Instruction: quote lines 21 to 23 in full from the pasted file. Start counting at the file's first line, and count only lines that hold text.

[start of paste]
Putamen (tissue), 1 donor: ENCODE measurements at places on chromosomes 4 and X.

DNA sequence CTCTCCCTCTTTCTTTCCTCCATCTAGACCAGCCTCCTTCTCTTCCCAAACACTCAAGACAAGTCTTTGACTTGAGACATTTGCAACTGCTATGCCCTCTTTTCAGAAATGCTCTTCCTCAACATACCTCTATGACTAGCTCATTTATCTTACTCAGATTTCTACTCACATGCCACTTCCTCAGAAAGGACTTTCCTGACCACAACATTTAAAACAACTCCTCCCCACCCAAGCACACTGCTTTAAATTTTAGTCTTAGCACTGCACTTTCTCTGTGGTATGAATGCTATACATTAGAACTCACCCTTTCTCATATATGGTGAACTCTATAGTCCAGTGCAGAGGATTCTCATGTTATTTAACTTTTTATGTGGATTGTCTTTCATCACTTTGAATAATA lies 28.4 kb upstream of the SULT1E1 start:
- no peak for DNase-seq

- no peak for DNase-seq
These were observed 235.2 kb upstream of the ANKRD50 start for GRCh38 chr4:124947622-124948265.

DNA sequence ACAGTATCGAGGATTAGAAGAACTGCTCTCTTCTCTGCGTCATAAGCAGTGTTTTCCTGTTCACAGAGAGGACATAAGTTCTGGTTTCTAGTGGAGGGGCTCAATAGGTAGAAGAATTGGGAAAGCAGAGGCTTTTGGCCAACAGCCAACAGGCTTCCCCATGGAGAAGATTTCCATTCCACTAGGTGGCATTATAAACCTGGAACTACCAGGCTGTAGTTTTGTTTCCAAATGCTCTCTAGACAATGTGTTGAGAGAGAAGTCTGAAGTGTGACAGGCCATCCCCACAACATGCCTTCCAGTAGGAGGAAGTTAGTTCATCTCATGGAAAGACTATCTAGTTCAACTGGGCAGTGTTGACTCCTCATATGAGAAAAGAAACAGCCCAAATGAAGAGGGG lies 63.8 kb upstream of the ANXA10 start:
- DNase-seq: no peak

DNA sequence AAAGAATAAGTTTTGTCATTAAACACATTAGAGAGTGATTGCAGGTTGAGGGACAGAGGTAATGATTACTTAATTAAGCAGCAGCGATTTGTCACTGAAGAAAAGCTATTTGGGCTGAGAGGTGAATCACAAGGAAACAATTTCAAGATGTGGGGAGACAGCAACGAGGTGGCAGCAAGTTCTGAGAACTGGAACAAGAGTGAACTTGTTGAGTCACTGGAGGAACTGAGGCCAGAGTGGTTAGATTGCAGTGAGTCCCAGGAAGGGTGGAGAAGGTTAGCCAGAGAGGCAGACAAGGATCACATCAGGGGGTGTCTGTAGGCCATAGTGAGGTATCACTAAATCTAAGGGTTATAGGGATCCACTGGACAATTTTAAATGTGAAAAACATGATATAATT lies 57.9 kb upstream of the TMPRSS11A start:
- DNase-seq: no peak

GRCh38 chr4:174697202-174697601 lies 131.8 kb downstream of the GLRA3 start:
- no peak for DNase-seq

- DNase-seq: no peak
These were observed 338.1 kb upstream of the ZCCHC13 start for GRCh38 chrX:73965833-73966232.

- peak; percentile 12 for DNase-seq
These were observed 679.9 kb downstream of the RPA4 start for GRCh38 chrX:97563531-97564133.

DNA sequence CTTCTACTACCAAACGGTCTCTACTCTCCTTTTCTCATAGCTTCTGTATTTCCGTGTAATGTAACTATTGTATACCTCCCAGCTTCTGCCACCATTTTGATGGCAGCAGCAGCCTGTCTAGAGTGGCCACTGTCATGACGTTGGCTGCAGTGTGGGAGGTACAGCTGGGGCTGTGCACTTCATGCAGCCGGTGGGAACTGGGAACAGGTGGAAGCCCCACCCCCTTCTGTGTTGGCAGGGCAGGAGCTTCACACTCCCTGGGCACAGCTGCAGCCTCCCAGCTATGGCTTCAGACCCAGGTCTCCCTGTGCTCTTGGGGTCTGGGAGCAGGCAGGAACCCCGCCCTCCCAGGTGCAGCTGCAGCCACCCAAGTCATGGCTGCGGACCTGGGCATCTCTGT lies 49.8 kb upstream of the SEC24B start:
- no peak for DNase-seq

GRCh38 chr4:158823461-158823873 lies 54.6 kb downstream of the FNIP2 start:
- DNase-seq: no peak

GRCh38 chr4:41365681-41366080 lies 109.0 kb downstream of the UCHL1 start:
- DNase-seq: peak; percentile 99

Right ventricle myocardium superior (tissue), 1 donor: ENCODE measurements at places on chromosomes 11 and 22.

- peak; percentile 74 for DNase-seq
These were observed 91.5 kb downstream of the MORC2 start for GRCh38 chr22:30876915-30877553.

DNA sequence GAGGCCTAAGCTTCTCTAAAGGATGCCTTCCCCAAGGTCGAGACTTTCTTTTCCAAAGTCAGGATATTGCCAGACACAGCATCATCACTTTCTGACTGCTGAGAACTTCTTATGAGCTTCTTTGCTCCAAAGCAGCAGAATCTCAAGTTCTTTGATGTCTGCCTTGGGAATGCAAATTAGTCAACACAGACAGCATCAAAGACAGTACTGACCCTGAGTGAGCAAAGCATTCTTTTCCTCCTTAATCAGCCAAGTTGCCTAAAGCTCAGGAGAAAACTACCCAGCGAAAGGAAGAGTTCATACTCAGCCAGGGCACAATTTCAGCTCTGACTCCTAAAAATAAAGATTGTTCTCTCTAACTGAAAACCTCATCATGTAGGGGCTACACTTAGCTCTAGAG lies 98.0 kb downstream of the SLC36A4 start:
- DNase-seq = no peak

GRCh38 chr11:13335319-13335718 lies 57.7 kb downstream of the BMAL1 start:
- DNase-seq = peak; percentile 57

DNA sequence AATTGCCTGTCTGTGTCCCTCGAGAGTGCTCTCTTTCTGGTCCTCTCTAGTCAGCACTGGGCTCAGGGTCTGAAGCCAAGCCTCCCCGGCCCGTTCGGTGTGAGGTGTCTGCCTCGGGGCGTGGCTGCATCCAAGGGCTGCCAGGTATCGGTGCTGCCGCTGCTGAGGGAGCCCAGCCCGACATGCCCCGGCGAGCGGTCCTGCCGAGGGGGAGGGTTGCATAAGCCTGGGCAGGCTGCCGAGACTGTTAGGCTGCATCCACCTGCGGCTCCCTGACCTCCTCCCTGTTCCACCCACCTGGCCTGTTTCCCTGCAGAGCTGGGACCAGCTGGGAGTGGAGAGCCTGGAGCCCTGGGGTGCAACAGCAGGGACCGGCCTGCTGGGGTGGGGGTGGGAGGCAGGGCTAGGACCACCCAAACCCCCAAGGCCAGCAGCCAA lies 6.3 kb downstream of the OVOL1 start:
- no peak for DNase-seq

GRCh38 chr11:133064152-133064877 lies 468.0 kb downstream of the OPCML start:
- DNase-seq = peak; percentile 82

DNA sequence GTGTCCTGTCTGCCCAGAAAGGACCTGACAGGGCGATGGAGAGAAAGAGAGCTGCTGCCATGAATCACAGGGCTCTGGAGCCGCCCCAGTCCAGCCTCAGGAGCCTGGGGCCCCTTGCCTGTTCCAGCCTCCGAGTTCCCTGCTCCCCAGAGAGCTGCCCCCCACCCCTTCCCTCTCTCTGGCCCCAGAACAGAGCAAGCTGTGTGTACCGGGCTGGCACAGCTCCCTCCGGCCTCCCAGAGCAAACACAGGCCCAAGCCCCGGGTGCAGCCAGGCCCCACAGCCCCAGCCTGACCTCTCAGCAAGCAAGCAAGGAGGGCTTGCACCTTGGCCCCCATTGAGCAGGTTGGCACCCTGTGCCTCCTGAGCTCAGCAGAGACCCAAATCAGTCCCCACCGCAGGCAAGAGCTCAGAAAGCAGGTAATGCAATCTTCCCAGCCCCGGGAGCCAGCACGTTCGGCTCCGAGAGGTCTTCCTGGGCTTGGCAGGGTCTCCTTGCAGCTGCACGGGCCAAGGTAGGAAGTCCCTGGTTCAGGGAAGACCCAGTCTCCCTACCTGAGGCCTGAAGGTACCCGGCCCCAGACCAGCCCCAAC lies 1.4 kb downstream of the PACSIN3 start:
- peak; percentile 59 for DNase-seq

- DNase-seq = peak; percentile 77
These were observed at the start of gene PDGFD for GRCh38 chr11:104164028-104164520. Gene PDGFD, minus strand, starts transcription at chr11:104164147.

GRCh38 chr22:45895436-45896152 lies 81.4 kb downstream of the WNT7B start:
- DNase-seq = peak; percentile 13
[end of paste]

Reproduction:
- DNase-seq: peak; percentile 99

Right ventricle myocardium superior (tissue), 1 donor: ENCODE measurements at places on chromosomes 11 and 22.

- peak; percentile 74 for DNase-seq